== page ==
Mission: PETA focuses its attention on the four areas in which the largest numbers of animals suffer the most intensely for the longest periods of time: on factory farms, in the clothing trade, in laboratories, and in the entertainment industry. We also work on a variety of other issues ...
I have been working at PETA full-time
fulfilling, great co-workers, great atmosphere, office dogs, vegan food
living in LA makes the pay look low.
Advice to Management
Pay according to living wages
I applied online. I interviewed at PETA in August 2017.
After applying, I was promptly contacted by a very nice PETA HR Manager. I had a great feeling at that point and radiated gratitude for the consideration of such an important job. He scheduled a "chat" via Skype. I set up Skype on my computer, and called the customer service number on Google to resolve an issue with my camera. The number was a scam and I lost $500. I chose not to mention it as it wasn't PETA's fault, but beware of this fake customer service number, and perhaps PETA could offer FaceTime as an alternative so people need not install Skype for one chat. Make it convenient for the interviewee. I then began reading the many Glassdoor reviews about working at PETA, and I learned that PETA seems to overwork and underpay their employees, as well as perhaps a little bullying or unfair pressure (one reviewer in this section is called "disgruntled" for having reported veterinary malpractice she witnessed on an interview). It does seem that you are expected to sacrifice your own self-care to an extent, which counters the way I think. I believe you must fill up your own cup and take care of yourself before you can effectively and continuously help others; and it is true what one of the other reviewers says: if you pay your employees fairly, you'll retain them better and develop a deeper body of expertise. If you don't overwork your employees, they will be healthier, happier, and actually make a bigger impact because they will be rested and their stress levels under control. I don't agree with the way PETA seems to prioritize animals over the well being of their dedicated, hard-working employees who make the whole thing possible to begin with. They should be equally important, and PETA should only take on projects and programs it can truly afford to run, not at the expense of their employees, who are also sentient beings. It's a shame that an intelligent, passionate, dedicated animal rights lover like me can't work for the cause that I want to because I sometimes have bouts with depression and cannot thrive in an overworked, underpaid, high-stress atmosphere. All you hear about is Equal Employment Opportunity, but I do feel I was judged for being honest that I have suffered from depression before and need a legitimate work/life balance in my career. The interviewer was nice enough, or at least fake nice enough, but didn't even mention ANYTHING about the actual position (!) and he also made it seem like I was taking up too much of his time by being thorough and asking questions. I knew immediately that I was not interested in the job and that my inquiry about work/life balance was a deal-breaker since PETA apparently does not give their employees a legitimate work/life balance, but I am still disappointed that I never even heard a notification or anything from PETA that I wouldn't move on to the next round. Overall, I'd say great mission and great work that they do, I'll happily support it, but it seems the leadership doesn't give a rip about their employees and any kind of fair compensation or work/life balance, which is crucial to getting the job done the right way in my opinion. Beware of nonprofits that take advantage of a heart passionate for a cause -- you may very well be the only one watching out for your own well-being in attempts to save money or accomplish more than what is fair to ask of employees. Also, if you're applying to PETA from out of state, understand that you will be paying your own way to the coastal interview and likely will be asked to do a "volunteer" working interview for up to a week. Help animals, absolutely!! But do not allow yourself to be taken advantage of in the favor of another, ever. You can take care of you and help animals, don't let anyone make you feel you need to sacrifice yourself for a cause that makes your heart sing. Bottom line advice for PETA: at a minimum, raise your wages to ones which people can actually live on in the cities you are stationed in. Don't cry budget constraints when y'all have fancy offices on beaches.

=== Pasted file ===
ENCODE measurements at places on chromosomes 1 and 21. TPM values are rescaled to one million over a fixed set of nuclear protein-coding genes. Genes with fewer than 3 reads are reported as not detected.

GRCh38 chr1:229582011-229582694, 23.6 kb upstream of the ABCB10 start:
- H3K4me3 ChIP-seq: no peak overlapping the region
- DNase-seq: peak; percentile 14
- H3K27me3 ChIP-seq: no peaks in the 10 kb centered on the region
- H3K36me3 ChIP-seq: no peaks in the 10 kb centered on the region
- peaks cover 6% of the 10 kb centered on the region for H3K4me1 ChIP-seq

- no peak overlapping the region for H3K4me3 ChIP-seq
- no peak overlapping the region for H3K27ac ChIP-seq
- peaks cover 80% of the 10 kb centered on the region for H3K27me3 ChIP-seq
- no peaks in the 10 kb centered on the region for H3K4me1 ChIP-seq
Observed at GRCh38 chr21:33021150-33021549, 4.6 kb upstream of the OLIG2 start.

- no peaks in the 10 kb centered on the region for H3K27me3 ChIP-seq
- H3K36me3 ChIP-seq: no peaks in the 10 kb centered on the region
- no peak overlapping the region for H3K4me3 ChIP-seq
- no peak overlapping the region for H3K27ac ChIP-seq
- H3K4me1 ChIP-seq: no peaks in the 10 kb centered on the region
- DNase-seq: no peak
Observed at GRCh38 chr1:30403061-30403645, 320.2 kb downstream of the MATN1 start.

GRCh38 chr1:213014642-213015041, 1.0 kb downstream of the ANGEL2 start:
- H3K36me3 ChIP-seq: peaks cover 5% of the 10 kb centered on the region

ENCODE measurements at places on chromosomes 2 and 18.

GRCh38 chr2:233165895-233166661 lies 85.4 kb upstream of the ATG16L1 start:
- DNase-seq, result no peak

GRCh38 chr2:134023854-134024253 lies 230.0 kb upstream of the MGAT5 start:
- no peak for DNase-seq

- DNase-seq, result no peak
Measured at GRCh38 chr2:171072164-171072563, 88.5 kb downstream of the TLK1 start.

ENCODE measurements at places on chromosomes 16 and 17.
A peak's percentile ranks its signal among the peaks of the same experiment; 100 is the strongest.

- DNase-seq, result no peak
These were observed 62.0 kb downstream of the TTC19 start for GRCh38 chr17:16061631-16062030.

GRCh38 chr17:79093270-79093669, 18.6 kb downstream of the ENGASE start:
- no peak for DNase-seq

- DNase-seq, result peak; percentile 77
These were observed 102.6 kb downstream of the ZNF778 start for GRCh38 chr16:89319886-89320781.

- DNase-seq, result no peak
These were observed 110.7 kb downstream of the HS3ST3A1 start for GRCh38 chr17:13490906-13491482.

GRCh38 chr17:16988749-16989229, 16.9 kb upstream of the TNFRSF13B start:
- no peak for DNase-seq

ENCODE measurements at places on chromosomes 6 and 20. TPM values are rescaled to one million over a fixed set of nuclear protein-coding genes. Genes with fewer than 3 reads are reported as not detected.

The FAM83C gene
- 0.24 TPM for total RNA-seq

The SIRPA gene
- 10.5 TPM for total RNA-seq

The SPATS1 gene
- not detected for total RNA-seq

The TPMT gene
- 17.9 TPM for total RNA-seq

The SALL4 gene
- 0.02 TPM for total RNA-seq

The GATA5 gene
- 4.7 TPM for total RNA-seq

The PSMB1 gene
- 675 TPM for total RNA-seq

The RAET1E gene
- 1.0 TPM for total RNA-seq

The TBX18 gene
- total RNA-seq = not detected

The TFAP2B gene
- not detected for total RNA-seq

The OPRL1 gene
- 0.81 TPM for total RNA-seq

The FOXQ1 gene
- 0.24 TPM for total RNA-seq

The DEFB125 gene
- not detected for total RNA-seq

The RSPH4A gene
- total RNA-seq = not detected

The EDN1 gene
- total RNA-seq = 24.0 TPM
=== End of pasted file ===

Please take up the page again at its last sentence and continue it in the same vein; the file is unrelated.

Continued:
This week, peta2's Draw My Life SeaWorld Facebook video has surpassed the amazing milestone of 10 million views!
Animal torture could go unnoticed if it weren't for PETA's marketing team.Investigation videos of ostrich fur farms and PetSmart suppliers were viewed 16 million + times in just a few days. Don't miss one! http://glassdoor.com/slink.htm?key=vIMFE